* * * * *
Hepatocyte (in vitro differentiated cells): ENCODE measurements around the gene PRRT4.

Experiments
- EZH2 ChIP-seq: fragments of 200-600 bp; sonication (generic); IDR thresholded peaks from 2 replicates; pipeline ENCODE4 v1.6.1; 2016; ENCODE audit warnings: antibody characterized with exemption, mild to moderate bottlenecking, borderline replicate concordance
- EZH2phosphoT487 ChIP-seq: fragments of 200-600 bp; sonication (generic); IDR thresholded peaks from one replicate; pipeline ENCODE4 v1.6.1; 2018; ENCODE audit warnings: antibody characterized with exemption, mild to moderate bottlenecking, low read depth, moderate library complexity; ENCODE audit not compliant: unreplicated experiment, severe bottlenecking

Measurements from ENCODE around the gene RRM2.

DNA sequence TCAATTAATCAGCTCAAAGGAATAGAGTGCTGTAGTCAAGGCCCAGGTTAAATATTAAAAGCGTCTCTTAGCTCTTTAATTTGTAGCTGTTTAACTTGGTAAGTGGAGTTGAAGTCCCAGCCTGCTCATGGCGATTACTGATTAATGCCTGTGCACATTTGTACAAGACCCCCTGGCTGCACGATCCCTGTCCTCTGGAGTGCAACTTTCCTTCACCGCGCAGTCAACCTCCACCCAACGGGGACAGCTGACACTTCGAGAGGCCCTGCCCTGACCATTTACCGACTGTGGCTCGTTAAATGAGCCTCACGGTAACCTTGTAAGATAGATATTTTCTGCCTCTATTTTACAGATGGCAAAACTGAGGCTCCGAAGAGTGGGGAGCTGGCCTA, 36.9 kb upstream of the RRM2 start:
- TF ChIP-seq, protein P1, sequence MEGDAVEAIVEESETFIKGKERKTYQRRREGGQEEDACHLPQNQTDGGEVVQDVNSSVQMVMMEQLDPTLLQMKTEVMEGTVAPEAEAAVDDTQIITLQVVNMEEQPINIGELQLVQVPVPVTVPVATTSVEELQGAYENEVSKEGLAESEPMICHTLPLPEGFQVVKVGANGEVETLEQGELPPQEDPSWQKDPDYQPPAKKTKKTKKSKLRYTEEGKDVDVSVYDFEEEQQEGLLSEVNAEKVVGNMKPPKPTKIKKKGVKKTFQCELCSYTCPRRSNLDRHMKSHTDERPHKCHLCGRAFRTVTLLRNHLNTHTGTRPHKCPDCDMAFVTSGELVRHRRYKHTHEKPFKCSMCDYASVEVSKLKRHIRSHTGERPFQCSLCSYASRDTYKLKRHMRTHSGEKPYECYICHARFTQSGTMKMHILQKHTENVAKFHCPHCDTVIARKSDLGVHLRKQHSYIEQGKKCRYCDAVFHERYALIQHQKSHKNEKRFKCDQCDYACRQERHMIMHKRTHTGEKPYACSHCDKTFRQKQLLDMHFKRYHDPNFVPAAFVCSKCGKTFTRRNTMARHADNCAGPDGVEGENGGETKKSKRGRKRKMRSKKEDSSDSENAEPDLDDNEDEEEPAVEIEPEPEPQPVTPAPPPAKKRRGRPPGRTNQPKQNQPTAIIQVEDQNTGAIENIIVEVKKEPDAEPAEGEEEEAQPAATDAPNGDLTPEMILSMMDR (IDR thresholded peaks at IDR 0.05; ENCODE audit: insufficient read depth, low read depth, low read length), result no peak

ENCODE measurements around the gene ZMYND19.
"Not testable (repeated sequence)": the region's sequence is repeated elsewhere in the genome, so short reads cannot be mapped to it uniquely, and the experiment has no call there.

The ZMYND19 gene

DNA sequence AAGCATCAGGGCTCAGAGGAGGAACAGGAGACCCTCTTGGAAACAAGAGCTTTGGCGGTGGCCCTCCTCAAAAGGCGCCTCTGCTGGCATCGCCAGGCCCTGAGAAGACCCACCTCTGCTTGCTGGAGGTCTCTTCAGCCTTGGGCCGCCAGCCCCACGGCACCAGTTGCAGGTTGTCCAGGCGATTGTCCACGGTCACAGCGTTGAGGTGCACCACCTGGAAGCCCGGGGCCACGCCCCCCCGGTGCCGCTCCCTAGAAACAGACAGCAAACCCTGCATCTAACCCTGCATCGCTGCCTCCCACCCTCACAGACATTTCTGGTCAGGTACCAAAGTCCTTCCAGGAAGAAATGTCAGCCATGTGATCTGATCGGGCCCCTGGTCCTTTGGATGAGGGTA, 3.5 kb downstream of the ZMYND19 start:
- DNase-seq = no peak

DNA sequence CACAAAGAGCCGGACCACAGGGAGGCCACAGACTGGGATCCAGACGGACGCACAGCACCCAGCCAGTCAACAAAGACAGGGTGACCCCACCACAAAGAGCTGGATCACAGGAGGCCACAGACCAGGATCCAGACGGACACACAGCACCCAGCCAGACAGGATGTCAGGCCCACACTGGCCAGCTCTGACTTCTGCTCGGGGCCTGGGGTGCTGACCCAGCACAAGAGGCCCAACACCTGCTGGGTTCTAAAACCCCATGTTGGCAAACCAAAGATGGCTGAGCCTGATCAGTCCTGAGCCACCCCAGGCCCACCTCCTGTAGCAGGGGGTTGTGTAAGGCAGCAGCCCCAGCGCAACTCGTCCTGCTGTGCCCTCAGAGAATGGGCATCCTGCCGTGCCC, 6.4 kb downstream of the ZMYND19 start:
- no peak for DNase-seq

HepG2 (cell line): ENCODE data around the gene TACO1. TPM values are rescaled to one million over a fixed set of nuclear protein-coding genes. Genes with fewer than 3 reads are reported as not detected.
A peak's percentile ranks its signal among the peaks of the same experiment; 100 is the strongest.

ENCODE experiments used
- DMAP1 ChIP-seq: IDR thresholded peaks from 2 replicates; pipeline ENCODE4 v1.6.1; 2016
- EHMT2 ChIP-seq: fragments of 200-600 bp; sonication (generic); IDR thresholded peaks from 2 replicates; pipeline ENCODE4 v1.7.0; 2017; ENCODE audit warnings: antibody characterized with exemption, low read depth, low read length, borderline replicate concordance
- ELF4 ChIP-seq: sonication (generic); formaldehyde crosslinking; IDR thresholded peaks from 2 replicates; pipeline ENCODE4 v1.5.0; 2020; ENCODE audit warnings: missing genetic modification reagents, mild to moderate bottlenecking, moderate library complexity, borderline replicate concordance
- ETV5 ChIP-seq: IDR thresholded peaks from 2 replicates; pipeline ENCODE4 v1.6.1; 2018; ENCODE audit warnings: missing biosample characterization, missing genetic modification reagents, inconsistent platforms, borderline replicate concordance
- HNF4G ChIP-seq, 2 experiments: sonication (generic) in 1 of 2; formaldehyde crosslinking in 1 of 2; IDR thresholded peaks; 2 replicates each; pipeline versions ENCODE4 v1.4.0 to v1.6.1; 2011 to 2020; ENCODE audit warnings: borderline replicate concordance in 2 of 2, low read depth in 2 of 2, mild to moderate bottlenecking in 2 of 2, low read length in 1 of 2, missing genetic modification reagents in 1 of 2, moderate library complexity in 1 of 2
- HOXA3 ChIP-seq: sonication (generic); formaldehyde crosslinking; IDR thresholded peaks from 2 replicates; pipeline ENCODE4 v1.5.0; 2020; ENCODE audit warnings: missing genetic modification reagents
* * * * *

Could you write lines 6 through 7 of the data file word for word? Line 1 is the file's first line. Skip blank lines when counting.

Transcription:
DNA sequence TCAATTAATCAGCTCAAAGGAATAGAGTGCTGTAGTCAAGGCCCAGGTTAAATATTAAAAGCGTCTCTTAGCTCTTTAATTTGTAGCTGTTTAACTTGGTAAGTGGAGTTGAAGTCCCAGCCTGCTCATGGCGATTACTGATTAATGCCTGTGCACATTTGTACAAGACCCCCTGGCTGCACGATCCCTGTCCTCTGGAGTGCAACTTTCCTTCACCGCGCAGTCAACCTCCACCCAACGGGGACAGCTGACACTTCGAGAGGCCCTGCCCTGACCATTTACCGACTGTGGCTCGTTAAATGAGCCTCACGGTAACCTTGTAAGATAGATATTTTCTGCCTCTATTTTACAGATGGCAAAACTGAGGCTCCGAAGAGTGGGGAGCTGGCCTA, 36.9 kb upstream of the RRM2 start:
- TF ChIP-seq, protein P1, sequence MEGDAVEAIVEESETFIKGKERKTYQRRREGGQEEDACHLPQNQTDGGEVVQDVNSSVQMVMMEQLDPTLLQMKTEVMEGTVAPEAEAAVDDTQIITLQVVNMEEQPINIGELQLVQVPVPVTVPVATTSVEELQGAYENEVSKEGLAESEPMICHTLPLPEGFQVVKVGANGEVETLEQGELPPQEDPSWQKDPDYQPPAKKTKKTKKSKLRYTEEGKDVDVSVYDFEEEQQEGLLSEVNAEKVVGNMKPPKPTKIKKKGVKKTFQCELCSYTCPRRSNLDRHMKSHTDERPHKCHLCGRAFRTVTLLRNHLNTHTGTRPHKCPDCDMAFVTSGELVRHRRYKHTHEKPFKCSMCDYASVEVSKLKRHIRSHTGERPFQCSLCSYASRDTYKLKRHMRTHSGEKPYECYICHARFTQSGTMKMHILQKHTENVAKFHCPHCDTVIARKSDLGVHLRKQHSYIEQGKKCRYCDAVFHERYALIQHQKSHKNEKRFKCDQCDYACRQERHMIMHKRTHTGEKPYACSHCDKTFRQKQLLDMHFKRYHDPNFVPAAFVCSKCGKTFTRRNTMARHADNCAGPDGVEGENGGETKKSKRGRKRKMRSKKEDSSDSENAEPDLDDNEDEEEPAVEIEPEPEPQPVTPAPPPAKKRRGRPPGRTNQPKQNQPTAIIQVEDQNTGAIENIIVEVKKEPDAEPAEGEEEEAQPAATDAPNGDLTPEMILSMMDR (IDR thresholded peaks at IDR 0.05; ENCODE audit: insufficient read depth, low read depth, low read length), result no peak